specifies a model with LOWINC censoring on the left-hand side, and right censoring at the value of VCENS1+10.
Limit Points Not Known
In some cases, the hypothetical censoring point is unknown for some individuals ( and are not observed for all observations). This situation often occurs with data where censoring is indicated with a zero-one dummy variable, but no additional information is provided about potential censoring points.
EViews provides you an alternative method of describing data censoring that matches this format. Simply select the Field is zero/one indicator of censoring option in the estimation dialog, and enter the series expression for the censoring indicator(s) in the appropriate edit field(s). Observations with a censoring indicator of one are assumed to be censored while those with a value of zero are assumed to be actual responses.
For example, suppose that we have observations on the length of time that an individual has been unemployed (U), but that some of these observations represent ongoing unemployment at the time the sample is taken. These latter observations may be treated as right censored at the reported value. If the variable RCENS is a dummy variable representing censoring, you can click on the Field is zero/one indicator of censoring setting and enter:
Left edit field: [blank]
Right edit field: rcens
in the edit fields. If the data are censored on both the left and the right, use separate binary indicators for each form of censoring:
Left edit field: lcens
Right edit field: rcens
where LCENS is also a binary indicator.
Once you have specified the model, click OK. EViews will estimate the parameters of the model using appropriate iterative techniques.
A Comparison of Censoring Methods
An alternative to specifying index censoring is to enter a very large positive or negative value for the censoring limit for non-censored observations. For example, you could enter “1e-100” and “1e100” as the censoring limits for an observation on a completed unemployment spell. In fact, any limit point that is “outside” the observed data will suffice.
While this latter approach will yield the same likelihood function and therefore the same parameter values and coefficient covariance matrix, there is a drawback to the artificial limit approach. The presence of a censoring value implies that it is possible to evaluate the conditional mean of the observed dependent variable, as well as the ordinary and standardized residuals. All of the calculations that use residuals will, however, be based upon the arbitrary artificial data and will be invalid.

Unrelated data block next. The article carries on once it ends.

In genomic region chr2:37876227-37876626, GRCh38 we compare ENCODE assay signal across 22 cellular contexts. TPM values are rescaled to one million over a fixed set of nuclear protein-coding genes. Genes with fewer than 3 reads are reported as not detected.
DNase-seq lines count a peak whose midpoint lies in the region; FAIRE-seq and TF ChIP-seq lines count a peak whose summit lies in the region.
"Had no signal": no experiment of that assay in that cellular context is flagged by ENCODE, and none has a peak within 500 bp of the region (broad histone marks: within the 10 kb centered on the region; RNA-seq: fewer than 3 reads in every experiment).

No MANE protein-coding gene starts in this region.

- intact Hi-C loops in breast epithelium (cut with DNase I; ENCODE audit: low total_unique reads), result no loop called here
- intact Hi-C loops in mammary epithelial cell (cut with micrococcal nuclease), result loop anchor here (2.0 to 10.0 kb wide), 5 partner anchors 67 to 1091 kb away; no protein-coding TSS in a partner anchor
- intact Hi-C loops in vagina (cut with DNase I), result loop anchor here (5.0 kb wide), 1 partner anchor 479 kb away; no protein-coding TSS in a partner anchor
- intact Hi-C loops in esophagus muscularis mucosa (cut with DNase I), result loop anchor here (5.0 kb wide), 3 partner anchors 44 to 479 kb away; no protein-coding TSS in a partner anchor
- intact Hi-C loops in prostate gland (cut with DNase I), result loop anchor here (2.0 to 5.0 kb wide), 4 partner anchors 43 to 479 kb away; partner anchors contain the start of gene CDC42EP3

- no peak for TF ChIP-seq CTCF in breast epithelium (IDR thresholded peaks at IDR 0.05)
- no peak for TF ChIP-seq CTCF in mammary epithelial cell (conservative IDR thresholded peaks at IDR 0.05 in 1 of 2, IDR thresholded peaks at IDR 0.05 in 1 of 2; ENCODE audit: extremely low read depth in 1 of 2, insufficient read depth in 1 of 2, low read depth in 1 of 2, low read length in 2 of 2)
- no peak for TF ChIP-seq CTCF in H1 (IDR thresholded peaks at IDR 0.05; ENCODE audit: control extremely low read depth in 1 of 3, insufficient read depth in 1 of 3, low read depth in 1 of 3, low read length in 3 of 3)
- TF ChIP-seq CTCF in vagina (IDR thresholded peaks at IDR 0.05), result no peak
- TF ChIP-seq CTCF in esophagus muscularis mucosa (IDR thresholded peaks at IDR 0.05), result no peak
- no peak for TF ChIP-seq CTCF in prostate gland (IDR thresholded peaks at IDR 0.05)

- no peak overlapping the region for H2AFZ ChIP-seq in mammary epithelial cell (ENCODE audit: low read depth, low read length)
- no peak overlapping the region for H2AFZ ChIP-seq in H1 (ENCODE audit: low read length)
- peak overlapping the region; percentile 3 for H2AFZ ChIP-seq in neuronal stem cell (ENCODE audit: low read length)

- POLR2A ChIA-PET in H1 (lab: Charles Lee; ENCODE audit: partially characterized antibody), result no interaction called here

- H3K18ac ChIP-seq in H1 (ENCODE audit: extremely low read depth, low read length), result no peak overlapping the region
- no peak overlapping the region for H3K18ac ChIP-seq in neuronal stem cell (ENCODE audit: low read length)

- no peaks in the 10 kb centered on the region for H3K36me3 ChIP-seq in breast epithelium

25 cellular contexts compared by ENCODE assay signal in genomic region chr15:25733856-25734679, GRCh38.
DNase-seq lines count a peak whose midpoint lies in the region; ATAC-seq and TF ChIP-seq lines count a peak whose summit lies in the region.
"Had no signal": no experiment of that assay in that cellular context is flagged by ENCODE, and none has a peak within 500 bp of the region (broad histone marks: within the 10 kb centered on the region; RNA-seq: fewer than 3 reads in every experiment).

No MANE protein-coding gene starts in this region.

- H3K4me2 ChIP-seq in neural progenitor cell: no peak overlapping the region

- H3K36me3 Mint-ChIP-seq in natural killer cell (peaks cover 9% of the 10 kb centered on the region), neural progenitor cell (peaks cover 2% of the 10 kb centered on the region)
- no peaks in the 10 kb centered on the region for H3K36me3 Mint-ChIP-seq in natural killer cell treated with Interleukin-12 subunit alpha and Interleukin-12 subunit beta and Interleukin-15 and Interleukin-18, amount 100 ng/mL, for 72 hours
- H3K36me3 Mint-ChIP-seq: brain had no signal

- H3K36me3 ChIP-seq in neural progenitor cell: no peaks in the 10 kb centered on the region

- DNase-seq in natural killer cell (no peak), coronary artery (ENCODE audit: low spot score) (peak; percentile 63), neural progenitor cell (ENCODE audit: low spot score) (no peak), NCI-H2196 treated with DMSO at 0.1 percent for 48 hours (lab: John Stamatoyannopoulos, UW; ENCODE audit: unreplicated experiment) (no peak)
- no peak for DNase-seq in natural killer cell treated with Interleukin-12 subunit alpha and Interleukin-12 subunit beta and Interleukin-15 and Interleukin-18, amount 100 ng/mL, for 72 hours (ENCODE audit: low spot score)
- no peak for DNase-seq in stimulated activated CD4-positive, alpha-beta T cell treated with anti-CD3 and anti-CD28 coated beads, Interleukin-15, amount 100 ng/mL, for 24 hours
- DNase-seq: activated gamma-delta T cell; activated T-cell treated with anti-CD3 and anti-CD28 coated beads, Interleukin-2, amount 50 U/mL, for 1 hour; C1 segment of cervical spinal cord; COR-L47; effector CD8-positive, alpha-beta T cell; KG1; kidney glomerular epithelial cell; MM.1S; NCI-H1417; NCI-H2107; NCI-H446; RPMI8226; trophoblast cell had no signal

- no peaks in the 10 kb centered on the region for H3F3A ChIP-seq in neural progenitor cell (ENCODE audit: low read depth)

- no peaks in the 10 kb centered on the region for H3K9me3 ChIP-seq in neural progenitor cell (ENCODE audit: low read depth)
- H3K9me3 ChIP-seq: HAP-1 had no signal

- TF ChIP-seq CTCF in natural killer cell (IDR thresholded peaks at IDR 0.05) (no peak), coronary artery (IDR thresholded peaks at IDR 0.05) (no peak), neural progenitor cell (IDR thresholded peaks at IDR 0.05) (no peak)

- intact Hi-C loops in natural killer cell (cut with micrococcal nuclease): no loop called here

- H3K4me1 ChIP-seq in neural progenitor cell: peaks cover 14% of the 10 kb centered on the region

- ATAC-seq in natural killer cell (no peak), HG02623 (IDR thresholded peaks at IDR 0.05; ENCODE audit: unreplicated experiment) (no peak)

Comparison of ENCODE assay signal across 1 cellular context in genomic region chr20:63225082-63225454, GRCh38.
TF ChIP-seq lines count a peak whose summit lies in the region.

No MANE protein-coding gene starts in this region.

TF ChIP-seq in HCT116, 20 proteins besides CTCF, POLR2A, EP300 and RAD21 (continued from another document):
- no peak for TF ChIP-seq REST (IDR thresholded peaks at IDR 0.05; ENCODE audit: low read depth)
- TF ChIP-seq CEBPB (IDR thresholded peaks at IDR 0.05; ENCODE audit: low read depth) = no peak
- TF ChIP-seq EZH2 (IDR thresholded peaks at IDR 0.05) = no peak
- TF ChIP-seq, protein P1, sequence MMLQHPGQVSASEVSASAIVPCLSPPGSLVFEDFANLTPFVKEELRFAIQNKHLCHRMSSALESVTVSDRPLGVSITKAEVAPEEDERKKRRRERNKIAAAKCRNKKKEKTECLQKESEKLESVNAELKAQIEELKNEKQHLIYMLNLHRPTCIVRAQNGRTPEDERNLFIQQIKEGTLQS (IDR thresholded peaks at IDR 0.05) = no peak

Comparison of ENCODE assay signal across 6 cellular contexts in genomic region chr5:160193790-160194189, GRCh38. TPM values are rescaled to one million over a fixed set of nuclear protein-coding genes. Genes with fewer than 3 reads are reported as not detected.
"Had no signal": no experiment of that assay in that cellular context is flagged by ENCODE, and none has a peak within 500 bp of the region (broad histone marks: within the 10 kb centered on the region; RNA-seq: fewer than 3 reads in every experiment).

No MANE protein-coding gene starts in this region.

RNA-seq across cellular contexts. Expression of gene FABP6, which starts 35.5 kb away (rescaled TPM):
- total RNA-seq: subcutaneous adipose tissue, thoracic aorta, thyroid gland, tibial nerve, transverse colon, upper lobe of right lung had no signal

If you specify your censoring by index, you are informing EViews that you do not have information about the censoring for those observations that are not censored. Similarly, if an observation is left censored, you may not have information about the right censoring limit. In these circumstances, you should specify your censoring by index so that EViews will prevent you from computing the conditional mean of the dependent variable and the associated residuals.
Interpreting the Output
If your model converges, EViews will display the estimation results in the equation window. The first part of the table presents the usual header information, including information about the assumed error distribution, estimation sample, estimation algorithms, and number of iterations required for convergence.
EViews also provides information about the specification for the censoring. If the estimated model is the canonical tobit with left-censoring at zero, EViews will label the method as a TOBIT. For all other censoring methods, EViews will display detailed information about form of the left and/or right censoring.
Here, we see an example of header output from a left censored model (our Fair’s (1978) tobit model described below) where the censoring is specified by value:
Below the header are the usual results for the coefficients, including the asymptotic standard errors, z-statistics, and significance levels. As in other limited dependent variable models, the estimated coefficients do not have a direct interpretation as the marginal effect of the associated regressor for individual , . In censored regression models, a change in has two effects: an effect on the mean of , given that it is observed, and an effect on the probability of being observed (see McDonald and Moffitt, 1980).